What is the difference between unfair and constructive dismissal?

Losing your job unexpectedly can be a traumatic event, especially if you feel you have been wrongly treated. This may involve unfair or constructive dismissal, so what is the difference between these two employment law terms?

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Unfair dismissal cases

First, let us take a look at how unfair dismissal is defined. You may have been unfairly dismissed if your employer has no good reason for terminating your employment or does not follow the company’s own formal dismissal or disciplinary procedure.

The list of circumstances in which an employee can be deemed to be unfairly dismissed has grown in recent years to include activities such as exposing wrongdoing in the company, known as whistleblowing. It includes situations where an employee has sought to enforce their right to working tax credits, taken part in industrial action lasting less than 12 weeks or joined a trade union.

There are many other examples, such as when maternity leave properly applied for is the cause for dismissal or where time off is needed for jury duty, together with a variety of other situations in which employment has been terminated.

Constructive dismissal cases

Constructive dismissal is deemed to have taken place when you are forced to leave your employment against your will as a result of the conduct of your employer. This can occur where you are not paid or demoted from your position for no reason.

You must have a serious reason for quitting, such as being asked to make unreasonable changes to your work conditions or where your employer has allowed you to be bullied or harassed at work. The employer’s breach of your contract may be one serious event or a number of incidents over a period of time.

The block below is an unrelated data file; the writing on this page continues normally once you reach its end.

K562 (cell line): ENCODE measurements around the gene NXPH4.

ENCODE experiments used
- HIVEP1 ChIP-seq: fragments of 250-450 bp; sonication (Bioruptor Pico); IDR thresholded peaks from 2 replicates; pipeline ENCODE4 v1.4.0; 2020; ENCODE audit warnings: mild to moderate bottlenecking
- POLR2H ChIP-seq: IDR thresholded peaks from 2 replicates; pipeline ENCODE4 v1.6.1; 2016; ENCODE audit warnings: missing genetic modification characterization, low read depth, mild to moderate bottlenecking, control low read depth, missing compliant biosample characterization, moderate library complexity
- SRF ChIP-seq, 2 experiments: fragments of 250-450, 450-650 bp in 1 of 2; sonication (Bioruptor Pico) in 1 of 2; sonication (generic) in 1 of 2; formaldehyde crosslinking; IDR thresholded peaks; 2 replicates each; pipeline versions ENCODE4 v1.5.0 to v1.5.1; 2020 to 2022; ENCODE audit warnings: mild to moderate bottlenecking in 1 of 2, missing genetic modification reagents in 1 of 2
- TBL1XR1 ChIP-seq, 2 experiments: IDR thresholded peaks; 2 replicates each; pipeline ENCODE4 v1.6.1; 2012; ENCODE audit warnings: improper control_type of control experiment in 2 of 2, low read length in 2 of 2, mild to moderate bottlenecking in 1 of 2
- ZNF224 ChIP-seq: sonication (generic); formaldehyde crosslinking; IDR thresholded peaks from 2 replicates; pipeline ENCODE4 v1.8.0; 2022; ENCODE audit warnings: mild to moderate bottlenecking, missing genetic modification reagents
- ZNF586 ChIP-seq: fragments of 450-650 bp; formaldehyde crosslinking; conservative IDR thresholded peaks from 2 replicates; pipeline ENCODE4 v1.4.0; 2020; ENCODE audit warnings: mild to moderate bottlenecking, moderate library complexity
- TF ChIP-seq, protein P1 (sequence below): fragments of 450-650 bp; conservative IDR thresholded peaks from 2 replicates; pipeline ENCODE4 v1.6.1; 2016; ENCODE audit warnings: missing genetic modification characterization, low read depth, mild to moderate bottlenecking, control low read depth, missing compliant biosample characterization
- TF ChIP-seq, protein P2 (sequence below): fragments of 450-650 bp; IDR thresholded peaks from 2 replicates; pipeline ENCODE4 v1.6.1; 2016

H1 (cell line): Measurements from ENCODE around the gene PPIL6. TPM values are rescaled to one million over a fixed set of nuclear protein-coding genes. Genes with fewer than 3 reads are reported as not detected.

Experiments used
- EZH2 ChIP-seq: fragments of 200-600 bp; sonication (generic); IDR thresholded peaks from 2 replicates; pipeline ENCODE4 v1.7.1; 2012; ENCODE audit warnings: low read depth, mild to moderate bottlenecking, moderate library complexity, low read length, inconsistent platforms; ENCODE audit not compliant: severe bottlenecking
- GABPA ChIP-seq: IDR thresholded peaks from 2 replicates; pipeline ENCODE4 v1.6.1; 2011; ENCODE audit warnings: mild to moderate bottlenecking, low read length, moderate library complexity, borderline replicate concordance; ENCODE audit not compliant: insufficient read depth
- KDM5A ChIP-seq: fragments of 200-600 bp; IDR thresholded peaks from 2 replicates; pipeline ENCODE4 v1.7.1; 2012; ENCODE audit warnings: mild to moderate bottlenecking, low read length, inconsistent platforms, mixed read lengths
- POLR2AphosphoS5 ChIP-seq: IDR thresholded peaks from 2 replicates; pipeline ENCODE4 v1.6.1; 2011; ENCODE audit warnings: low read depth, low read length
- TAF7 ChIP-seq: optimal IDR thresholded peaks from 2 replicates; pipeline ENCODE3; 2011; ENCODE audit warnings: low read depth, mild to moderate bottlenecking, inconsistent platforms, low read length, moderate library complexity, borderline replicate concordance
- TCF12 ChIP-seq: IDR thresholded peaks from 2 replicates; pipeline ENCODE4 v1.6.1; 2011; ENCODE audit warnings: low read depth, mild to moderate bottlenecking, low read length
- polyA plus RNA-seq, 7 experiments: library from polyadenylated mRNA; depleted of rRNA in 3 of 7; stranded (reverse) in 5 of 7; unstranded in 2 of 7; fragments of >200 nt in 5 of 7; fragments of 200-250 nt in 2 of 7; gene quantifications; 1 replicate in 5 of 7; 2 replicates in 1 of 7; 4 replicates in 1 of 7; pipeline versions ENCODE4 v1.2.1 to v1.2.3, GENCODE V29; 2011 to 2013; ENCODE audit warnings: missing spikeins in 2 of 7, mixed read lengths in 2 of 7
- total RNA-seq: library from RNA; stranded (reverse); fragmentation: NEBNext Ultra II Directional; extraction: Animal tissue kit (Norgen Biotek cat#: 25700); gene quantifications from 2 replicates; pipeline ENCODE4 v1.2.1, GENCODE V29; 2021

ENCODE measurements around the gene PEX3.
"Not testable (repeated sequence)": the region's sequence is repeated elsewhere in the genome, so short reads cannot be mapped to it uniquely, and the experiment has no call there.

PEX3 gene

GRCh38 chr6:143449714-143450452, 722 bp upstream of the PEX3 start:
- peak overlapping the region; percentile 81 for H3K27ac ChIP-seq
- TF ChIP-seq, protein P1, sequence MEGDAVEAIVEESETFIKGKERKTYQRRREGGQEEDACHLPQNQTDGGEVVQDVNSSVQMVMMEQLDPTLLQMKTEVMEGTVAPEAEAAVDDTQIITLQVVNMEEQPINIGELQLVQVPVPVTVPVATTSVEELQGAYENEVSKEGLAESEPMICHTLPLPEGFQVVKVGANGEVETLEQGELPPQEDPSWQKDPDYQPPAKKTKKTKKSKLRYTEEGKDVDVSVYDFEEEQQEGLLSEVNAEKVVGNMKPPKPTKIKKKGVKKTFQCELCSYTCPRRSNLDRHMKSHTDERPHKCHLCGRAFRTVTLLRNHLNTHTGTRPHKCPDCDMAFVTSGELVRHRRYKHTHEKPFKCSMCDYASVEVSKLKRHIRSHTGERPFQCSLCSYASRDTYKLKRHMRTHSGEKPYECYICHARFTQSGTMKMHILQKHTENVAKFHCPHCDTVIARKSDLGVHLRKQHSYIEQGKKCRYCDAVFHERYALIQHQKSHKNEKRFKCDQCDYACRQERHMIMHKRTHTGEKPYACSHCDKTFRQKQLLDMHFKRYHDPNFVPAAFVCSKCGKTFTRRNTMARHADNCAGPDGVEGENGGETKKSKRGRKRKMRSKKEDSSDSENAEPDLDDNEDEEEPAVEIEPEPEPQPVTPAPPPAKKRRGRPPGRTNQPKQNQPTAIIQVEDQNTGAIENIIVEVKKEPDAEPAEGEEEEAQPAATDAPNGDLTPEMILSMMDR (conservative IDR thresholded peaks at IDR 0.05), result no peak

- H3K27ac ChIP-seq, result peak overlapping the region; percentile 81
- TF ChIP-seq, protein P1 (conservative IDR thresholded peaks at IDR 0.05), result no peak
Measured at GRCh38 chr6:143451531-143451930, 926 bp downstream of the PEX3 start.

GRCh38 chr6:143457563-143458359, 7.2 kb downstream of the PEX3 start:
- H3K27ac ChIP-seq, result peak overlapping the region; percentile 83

You should always try to resolve the issues with your employer before making a constructive dismissal claim. If, however, you feel you can make a case for constructive dismissal, you should leave your employment at the earliest opportunity since your employer may claim that by continuing in the job, you accepted any work changes or behaviour within the company.

A settlement agreement is sometimes used to end an employment relationship in a way the employer and employee both deem acceptable. If you sign a settlement agreement, you cannot make a constructive dismissal claim to an employment tribunal.

You will find plenty of information on employment disputes online at sites such as Employment Law Friend constructive dismissal claim cases are amongst the issues covered.

ACAS and employment tribunals

It is also important to understand the workings of the Advisory, Conciliation and Arbitration Service (ACAS) which works with employees and employers to improve relationships within the workplace.

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ACAS advises that if an employee thinks their dismissal was unfair or they are a victim of constructive dismissal, they should use their employer’s appeal process. Your employer should explain to you how to appeal. The existence of an appeal process is part of the ACAS Code of Conduct. They also recommend employees speak with a trade union or take legal advice as suggested above.

If you are unable to resolve the issue between yourself and your employer, you can go to an employment tribunal. There is a qualifying period to claim unfair dismissal or constructive dismissal. Since April 2012, this has been two years employment.